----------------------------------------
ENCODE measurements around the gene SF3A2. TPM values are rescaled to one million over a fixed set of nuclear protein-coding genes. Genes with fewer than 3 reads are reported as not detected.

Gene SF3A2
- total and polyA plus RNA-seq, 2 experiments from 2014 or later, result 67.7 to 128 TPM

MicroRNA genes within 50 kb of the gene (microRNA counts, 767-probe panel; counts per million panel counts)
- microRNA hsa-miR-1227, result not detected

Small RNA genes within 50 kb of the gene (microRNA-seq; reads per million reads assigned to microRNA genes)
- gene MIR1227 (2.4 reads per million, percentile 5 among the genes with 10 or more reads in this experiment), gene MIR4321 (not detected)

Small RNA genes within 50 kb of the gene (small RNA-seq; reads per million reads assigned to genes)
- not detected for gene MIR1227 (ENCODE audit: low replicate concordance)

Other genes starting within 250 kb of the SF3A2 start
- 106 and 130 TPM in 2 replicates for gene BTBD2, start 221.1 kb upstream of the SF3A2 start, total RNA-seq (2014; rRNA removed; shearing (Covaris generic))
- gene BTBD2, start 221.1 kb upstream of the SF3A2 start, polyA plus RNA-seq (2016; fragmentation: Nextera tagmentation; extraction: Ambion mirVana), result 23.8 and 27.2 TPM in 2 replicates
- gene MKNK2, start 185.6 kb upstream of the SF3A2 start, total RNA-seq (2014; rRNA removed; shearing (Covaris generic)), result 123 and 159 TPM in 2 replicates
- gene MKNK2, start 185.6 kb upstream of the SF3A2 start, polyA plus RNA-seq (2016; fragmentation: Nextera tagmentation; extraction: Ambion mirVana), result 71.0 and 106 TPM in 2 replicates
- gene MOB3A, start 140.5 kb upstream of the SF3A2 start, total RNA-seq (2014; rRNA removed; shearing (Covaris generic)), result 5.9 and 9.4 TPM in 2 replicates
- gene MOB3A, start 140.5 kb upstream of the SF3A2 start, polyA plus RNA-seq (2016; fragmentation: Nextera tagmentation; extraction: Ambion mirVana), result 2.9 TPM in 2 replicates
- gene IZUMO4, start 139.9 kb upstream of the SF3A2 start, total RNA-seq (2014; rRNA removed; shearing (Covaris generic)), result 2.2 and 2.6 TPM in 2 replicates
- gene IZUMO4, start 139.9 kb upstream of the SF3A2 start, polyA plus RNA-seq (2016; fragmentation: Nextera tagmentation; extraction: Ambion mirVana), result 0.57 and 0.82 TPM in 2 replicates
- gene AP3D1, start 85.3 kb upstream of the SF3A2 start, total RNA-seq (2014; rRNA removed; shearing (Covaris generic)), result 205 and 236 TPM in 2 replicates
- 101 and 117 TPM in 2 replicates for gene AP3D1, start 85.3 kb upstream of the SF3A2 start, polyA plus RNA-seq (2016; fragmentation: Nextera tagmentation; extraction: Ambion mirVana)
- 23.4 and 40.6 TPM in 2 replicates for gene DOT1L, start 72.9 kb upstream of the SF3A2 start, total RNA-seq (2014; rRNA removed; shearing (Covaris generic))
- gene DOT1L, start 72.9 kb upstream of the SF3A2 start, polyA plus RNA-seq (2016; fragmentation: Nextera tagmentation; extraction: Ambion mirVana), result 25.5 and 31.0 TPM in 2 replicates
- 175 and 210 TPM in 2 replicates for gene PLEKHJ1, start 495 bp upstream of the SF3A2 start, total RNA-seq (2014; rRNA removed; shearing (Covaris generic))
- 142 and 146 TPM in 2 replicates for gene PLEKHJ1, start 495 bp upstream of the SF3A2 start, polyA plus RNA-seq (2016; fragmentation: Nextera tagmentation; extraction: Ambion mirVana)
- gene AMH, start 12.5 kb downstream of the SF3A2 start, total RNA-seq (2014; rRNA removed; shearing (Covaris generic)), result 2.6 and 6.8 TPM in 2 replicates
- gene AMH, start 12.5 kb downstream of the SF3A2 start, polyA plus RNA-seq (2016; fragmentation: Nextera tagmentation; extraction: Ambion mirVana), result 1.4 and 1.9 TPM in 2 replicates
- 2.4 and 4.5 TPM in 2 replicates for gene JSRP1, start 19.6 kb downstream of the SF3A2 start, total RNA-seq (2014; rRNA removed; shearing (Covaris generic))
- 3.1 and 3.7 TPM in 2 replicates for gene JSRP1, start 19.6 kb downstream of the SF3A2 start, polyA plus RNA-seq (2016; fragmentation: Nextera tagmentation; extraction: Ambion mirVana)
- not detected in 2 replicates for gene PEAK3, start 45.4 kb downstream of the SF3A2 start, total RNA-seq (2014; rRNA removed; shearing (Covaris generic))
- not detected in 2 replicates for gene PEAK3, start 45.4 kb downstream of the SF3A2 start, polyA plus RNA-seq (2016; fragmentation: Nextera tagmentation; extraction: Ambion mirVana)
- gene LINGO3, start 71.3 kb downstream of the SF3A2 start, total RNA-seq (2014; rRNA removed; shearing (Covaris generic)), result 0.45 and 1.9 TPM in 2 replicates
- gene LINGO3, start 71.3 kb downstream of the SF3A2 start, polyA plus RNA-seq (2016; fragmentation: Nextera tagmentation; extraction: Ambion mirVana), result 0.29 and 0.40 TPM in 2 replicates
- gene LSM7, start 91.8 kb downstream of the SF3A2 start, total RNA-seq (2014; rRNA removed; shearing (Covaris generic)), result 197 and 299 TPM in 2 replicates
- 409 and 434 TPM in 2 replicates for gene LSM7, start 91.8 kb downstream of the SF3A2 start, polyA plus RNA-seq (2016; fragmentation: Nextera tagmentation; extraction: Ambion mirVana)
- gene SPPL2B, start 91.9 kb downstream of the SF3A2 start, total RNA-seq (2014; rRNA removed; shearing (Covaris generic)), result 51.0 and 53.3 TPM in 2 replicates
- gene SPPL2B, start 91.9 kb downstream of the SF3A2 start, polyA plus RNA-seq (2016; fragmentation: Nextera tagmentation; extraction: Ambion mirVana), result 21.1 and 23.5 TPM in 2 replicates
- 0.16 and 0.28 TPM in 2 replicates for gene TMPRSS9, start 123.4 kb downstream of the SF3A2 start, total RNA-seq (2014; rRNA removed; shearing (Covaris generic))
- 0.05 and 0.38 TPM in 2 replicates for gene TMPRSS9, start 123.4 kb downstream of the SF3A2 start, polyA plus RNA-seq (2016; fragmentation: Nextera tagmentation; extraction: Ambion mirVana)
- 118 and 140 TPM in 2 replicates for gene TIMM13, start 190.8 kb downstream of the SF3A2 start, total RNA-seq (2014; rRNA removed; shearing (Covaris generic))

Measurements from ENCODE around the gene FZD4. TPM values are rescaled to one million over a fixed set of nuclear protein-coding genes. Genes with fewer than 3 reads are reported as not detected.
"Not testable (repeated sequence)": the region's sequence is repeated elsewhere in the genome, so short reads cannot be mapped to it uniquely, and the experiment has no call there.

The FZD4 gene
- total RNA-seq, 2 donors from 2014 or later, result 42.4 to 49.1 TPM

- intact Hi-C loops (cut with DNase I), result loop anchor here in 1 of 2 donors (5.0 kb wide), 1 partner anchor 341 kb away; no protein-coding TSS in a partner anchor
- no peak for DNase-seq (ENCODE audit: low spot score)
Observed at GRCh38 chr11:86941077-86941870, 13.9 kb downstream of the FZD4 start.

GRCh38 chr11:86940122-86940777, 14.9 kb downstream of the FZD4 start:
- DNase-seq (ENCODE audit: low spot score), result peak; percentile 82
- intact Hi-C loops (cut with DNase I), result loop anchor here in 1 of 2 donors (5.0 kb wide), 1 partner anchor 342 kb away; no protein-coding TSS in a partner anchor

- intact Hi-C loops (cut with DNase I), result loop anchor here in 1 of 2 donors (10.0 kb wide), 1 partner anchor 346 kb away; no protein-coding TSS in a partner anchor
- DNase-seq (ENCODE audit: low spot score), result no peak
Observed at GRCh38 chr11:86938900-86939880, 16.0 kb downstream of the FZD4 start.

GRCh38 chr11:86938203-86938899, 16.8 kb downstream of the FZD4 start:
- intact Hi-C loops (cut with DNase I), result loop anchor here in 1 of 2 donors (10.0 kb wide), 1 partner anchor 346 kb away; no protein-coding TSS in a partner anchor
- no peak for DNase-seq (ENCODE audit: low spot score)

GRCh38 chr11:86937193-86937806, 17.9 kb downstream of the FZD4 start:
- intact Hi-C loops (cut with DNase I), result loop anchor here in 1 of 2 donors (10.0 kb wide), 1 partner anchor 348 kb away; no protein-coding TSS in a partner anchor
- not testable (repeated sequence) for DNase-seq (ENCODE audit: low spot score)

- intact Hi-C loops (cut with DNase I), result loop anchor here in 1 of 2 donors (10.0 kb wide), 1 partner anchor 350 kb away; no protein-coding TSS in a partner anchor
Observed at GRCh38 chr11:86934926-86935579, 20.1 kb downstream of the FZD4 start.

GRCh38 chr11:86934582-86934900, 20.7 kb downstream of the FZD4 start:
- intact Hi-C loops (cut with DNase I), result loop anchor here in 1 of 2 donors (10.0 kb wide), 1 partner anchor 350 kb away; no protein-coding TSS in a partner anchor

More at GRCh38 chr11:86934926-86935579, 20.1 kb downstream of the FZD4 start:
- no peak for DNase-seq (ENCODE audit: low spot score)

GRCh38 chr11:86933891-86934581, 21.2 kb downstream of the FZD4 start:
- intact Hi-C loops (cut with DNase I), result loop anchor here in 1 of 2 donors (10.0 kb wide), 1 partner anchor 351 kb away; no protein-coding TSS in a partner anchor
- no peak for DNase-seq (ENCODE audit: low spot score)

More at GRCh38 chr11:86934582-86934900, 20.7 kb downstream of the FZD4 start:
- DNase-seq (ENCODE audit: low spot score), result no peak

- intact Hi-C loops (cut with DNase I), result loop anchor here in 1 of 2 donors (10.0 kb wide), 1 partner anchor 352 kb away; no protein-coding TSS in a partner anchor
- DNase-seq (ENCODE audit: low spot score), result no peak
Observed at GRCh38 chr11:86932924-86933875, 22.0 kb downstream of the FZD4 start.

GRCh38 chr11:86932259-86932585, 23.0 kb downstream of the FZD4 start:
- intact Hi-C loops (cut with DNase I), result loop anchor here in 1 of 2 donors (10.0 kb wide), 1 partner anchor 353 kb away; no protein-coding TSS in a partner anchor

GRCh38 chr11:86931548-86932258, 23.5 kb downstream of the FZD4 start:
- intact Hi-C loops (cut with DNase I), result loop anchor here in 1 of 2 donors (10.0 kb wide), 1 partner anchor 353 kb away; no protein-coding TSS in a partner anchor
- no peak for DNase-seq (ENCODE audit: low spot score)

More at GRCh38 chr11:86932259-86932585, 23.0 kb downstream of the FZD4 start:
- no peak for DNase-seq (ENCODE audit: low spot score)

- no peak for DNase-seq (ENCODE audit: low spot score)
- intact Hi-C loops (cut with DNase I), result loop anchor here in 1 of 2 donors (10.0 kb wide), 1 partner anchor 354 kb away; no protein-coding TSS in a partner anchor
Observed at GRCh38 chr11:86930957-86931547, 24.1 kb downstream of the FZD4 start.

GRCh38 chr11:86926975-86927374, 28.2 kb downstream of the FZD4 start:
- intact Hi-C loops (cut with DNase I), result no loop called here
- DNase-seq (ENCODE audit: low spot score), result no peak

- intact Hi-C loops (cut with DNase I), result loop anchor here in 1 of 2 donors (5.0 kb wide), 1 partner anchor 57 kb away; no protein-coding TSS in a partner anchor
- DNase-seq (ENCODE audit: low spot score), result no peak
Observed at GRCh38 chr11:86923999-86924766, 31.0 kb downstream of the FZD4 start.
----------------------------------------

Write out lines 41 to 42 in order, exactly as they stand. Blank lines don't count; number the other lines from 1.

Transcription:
"Not testable (repeated sequence)": the region's sequence is repeated elsewhere in the genome, so short reads cannot be mapped to it uniquely, and the experiment has no call there.

The FZD4 gene